EPRI evaluates communication systems used for 'black sky events'
image credit: Credit: David Wagman
- May 26, 2020 4:00 pm GMT
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Secure and reliable communication networks play a critical role in ensuring the stable and continuous operation of the bulk electric system during a natural or man-made disaster.
As part of a research study conducted last fall and released recently, the Electric Power Research Institute identified and tested five commercial off-the-shelf products for backup voice communications to fill the role of a “gap filler” system. Such a system would be capable of providing visibility into the status of the electricity grid during an emergency that interrupts the grid’s normal communications systems.
The systems included one interoperability platform and four independent, emergency communications systems. The four communications systems consisted of one geostationary (GEO) satellite system, two low-earth orbit (LEO) satellite systems and one high-frequency (HF) radio system.
PJM, Southern Company and the New York Power Authority were the primary electric industry participants. Each designated a control center test site to temporarily install and test all five systems.
Dominion Energy, Duke Energy, Hydro One, the Electricity Information Sharing and Analysis Center and the New York Independent System Operator also took part. They used a combination of existing backup communications systems and temporary installations of new technologies.
The demonstration was held in October and included several three-way conference calls among PJM, Southern Company and NYPA. Each entity made point-to-point calls with a substation, a generation facility and at least one neighboring utility or additional point of contact. EPRI monitored the calls to evaluate system performance during the calls.
The project stemmed from a recommendation by the North American Transmission Forum (NATF) Spare Tire Project and the Electricity Subsector Coordinating Council (ESCC) that named the development and implementation of resilient emergency communications capabilities as the industry’s top research, development and deployment priority.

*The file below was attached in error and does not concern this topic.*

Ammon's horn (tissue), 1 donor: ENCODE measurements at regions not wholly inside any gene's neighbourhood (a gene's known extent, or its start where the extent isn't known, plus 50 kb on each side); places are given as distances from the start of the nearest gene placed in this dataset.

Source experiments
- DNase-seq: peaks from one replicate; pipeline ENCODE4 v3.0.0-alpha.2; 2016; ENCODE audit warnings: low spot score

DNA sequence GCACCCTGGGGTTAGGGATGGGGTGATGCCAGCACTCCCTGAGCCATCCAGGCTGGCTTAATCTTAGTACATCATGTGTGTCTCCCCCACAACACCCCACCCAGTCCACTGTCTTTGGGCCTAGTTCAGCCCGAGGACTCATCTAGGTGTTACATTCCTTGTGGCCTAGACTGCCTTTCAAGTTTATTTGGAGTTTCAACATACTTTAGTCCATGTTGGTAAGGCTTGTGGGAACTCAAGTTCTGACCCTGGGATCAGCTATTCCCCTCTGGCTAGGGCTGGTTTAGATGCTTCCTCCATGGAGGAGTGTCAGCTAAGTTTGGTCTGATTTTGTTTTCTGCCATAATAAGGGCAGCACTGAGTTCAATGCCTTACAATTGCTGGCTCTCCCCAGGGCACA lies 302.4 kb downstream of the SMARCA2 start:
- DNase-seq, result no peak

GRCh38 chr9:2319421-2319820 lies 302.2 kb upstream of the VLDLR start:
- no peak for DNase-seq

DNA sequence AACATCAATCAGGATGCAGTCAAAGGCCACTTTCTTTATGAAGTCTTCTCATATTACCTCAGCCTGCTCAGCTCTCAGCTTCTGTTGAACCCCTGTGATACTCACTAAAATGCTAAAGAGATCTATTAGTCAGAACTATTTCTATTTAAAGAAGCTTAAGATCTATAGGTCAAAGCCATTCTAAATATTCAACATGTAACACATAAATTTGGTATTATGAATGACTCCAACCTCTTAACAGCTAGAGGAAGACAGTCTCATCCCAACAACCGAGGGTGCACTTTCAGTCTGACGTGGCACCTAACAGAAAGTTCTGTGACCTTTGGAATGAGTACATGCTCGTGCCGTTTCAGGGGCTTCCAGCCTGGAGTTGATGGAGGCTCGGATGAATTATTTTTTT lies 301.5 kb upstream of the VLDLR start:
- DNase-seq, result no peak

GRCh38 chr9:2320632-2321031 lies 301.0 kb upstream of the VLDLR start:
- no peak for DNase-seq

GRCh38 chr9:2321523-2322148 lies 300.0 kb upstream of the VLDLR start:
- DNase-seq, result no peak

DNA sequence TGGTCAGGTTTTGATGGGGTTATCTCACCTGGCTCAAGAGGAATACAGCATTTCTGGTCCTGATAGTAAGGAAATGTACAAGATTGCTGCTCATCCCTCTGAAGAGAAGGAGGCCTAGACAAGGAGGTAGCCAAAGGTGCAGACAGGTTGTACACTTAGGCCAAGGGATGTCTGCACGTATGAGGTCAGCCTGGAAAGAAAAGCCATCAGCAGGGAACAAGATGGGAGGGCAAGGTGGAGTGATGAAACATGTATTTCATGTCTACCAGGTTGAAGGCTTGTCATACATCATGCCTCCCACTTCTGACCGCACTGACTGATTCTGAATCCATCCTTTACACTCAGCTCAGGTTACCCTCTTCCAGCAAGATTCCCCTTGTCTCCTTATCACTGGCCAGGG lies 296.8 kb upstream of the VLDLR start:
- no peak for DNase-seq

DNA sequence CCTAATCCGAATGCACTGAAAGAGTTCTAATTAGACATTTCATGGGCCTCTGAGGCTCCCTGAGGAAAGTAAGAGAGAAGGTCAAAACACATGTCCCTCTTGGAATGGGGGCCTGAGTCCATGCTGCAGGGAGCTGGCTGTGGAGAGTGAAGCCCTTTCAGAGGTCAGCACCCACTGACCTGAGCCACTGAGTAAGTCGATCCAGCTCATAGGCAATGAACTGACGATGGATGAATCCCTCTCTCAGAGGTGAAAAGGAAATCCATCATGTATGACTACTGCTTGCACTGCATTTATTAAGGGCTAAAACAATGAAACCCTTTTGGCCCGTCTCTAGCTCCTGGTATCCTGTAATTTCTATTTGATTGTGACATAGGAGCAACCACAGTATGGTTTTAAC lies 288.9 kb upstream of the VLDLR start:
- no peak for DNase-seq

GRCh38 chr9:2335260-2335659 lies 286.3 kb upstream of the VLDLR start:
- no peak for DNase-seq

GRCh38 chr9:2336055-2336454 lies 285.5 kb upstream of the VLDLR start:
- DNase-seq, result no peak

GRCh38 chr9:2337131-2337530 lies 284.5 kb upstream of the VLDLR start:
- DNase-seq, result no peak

It said the most urgent need is for a “gap filler” system that can enable adequate voice communications to provide enough visibility into the status of the grid during an emergency to begin grid restoration.
The one-day test was designed to challenge the limits of communications systems by connecting entities that would not ordinarily communicate with each other about day-to-day operations. The research question was whether a range of commercially available communication and interoperability technologies would be viable solutions if implemented in an integrated manner.
In its final report, EPRI released a handful of findings.
- Interoperability platform. Overall, the interoperability system performed well at all the test sites, demonstrating its ability to patch through communications from multiple communications systems via its integration platform. The interoperability platform was used for all communications tests at the three core test sites during the demonstration.
- GEO satellite. The GEO satellite system also performed "very well" overall. The system was used for two successful conference calls connecting all three core participants on the day of the demonstration and during pre-demonstration testing.
- LEO satellite. Both LEO satellite systems experienced some challenges. LEO Satellite 1 achieved a successful three-way call among the core participants during pre-demonstration testing but was unable to connect all three on the day of the demonstration. LEO Satellite 2 was unable to achieve a three-way call among all three participants at any time. EPRI said this likely was because of an integration issue with the interoperability component. Both LEO satellites achieved point-to-point connections with "intermittent" success.
- HF radio. The HF radio system also experienced challenges. The system successfully achieved point-to-point connections between Southern Company and PJM but failed to establish the required three-way connection, even when using the system’s remote base stations and centralized network operations center (NOC). The tested system is an operational network that had reserved the use of only one operator console in its NOC for the demonstration. If multiple NOC operator consoles had been available, the three-way connection would have likely been completed because each of the core sites was able to connect, one at a time, with the NOC.
Emergency communications systems at the PJM, Southern Company and NYPA control centers also were tested to demonstrate integration with emergency response strategies and systems.
EPRI said that Southern successfully participated in a distributed play conference call using the interoperability platform and emergency communications systems. All three participants successfully used the systems to participate in a Cyber Mutual Assistance exercise.
Test results will be used to develop recommendations for long-term implementation and use of resilient emergency communications systems, interoperability components and strategies that EPRI said would be flexible enough to accommodate a range of requirements for different utilities.